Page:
Opening Reception: Friday, September 8, 6–8PM
“[Norman Lewis’ works on paper] are visually unique, intellectually demanding, and extremely beautiful in the deliberateness of their hybridity and ambiguity. …The artist’s concern for his viewers, as well as himself, is profoundly embedded into the generosity by which Norman Lewis embraced, demanded, and believed in the power of art to alter the world intuitively and purposefully.”
Michael Rosenfeld Gallery is pleased to present Norman Lewis: Give Me Wings To Fly, the gallery’s sixth solo exhibition dedicated to the artist. A vital member of the first generation of abstract expressionists, Norman Lewis (1909–1979) executed hundreds of works on paper throughout his career, considering the medium to be of equal importance to his pursuits on canvas or board. Give Me Wings To Fly features sixty works dating from 1935 through 1978 that collectively trace the major developments of the artist’s visual language and reveal his immense range in subject, technique, and style. The exhibition will be accompanied by an online catalogue publishing new scholarship by art historian and Norman Lewis expert Ruth Fine. Now an independent curator, Fine retired from her position as a curator at The National Gallery of Art in 2012, after four decades at the museum. In 2015, she curated the critically acclaimed traveling exhibition Procession: The Art of Norman Lewis, organized for the Pennsylvania Academy of the Fine Arts (PAFA).
Borrowing its title from a 1954 ink drawing included in the exhibition, Give Me Wings To Fly constitutes a succinct microcosm of Lewis’ body of works on paper, highlighting standout compositions from each phase of the artist’s career. The staggering range of Lewis’ technical and stylistic experimentation is perhaps most evident in his paper oeuvre, which ranges from elegantly spare explorations of calligraphic linework to densely atmospheric, allover compositions executed in oil, gouache, and pastel. Lewis often used his works on paper as arenas for the exploration of new compositional processes and formal vocabularies, rendering this expansive body of work a vital key to understanding his overarching artistic concerns.
Organized according to the major stylistic turns in Lewis’ career, Give Me Wings To Fly attests to Lewis’ friend, the sociologist Julian Euell’s observation that he was “a master at working in several idioms at the same time.” The earliest works on view are a rare group of representational pastels dating to 1935 that portray a selection of the traditional West and Central African artifacts Lewis admired in the Museum of Modern Art’s African Negro Art exhibition of the same year. These drawings are installed alongside vitrines displaying a selection of Lewis’ sketchbooks on loan from the artist’s archive, allowing visitors to follow the evolution of his prevailing motifs from their nascent conception to their fully developed execution in the adjacent galleries.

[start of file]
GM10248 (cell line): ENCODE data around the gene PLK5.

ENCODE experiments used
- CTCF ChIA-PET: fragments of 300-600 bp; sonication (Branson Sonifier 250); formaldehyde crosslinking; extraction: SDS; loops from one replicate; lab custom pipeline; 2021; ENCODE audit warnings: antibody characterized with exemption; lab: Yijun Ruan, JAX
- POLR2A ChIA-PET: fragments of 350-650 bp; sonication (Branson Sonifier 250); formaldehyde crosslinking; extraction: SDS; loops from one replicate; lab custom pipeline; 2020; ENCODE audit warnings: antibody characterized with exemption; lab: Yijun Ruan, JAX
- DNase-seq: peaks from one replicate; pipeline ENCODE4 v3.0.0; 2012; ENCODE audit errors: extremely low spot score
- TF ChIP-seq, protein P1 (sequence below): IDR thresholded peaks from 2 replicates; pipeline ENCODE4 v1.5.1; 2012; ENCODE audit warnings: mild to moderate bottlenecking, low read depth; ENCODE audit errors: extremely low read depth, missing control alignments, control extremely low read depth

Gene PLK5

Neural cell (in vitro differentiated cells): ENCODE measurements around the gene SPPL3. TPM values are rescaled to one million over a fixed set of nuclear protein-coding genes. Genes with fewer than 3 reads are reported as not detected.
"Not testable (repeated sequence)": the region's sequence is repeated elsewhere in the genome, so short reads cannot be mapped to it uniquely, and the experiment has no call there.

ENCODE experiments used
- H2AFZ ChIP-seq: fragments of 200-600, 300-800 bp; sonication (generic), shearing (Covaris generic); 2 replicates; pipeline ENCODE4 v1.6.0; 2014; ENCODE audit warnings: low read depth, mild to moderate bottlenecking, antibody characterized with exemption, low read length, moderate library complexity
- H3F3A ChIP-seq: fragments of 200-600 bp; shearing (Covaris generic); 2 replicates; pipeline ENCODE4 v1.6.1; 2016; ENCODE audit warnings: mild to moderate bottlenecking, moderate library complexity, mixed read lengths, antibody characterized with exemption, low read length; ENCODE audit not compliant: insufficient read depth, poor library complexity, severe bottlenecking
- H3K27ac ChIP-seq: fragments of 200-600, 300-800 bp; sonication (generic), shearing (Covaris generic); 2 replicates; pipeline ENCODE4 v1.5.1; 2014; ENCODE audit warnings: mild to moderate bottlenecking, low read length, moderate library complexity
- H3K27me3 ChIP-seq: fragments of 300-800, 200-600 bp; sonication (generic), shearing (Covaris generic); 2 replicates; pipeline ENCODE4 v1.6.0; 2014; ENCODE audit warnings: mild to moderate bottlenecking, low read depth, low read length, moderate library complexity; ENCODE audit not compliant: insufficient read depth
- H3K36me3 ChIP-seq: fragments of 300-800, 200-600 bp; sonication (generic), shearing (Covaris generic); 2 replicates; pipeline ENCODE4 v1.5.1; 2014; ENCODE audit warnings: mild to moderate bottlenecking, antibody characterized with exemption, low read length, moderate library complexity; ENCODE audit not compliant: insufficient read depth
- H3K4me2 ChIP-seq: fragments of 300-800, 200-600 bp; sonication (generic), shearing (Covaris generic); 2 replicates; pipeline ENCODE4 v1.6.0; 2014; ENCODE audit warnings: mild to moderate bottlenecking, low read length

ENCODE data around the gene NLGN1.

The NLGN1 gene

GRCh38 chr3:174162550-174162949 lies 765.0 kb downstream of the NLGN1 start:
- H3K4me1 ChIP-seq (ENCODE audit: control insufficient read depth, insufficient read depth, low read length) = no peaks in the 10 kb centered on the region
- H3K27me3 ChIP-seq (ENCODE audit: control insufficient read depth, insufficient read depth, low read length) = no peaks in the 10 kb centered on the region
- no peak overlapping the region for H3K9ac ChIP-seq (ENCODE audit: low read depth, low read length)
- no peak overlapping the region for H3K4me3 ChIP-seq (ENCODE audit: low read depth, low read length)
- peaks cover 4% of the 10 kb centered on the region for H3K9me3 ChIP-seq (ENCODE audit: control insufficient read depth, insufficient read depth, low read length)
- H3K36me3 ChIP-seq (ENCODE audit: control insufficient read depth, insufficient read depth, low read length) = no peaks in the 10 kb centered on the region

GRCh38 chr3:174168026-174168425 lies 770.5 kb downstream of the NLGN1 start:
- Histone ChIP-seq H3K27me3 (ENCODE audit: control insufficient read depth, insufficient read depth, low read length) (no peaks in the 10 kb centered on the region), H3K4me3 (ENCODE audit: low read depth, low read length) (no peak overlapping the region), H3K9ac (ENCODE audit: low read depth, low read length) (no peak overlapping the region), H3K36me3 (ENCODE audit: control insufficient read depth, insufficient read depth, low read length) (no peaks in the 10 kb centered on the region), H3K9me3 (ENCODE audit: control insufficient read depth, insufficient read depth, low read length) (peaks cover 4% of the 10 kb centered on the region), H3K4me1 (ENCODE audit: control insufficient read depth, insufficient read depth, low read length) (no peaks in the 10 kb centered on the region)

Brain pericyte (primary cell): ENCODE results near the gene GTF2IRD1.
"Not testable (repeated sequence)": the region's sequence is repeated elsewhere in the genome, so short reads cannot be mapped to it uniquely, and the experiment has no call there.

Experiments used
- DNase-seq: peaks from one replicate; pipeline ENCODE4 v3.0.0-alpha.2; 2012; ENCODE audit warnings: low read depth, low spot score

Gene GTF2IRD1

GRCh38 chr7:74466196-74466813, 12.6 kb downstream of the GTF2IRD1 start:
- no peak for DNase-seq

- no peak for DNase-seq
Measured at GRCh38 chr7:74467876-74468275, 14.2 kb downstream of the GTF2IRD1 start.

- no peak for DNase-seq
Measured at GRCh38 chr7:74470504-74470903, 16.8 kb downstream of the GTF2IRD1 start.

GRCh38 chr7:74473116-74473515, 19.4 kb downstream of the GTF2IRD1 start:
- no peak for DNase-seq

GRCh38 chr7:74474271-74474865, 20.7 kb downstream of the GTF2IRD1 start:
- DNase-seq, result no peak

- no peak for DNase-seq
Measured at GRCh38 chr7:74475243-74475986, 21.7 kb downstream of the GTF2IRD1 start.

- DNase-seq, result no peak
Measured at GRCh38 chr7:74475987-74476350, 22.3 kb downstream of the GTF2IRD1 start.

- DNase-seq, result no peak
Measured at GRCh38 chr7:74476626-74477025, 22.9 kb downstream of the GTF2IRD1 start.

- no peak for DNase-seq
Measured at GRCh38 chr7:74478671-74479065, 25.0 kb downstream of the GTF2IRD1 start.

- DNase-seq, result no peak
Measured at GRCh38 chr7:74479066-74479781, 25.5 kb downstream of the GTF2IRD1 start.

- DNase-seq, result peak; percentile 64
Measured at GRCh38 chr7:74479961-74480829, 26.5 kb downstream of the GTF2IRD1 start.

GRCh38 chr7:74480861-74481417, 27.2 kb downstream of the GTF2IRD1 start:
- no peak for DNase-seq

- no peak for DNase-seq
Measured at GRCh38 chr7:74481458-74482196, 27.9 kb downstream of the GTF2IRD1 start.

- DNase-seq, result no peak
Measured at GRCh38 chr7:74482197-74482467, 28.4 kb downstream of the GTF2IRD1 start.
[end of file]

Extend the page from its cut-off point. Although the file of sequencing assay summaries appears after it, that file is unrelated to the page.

The artist’s gift for simultaneously investigating multiple formal and conceptual concerns within a single period of his career—and sometimes, within a single work—is demonstrated by a group of drawings representative of Lewis’ initial foray into abstraction. Disillusioned with the Social Realist mode that defined his early career and inspired by the European cubists and surrealists he had been studying, Lewis executed a series of drawings inspired by architectural designs specific to his Harlem surrounds. Doors, windows, fire escapes, stoops, gates, and other structures provided the formal basis for several compositions of varying levels of abstraction executed from 1945–46, and the kernels of what would become Lewis’ visual vocabulary are apparent in these pivotal drawings.
Largely self-educated, Lewis was endlessly curious and maintained a large personal library of books on a wide variety of subjects ranging from Bauhaus architecture, English and French literature, Classical music, East Asian calligraphy, mystic ritual, and more. Like many of his New York School peers, jazz was also a constant source of inspiration for Lewis, who frequented jazz clubs and maintained an expansive collection of records. His spiritual and intellectual engagement with blues, bebop, and free jazz is evident in his approach to abstract expressionism, wherein specific themes are amplified, expanded upon, and embellished as a musician would riff on a melody—a tendency that lent itself to the immediacy inherent to the medium of drawing.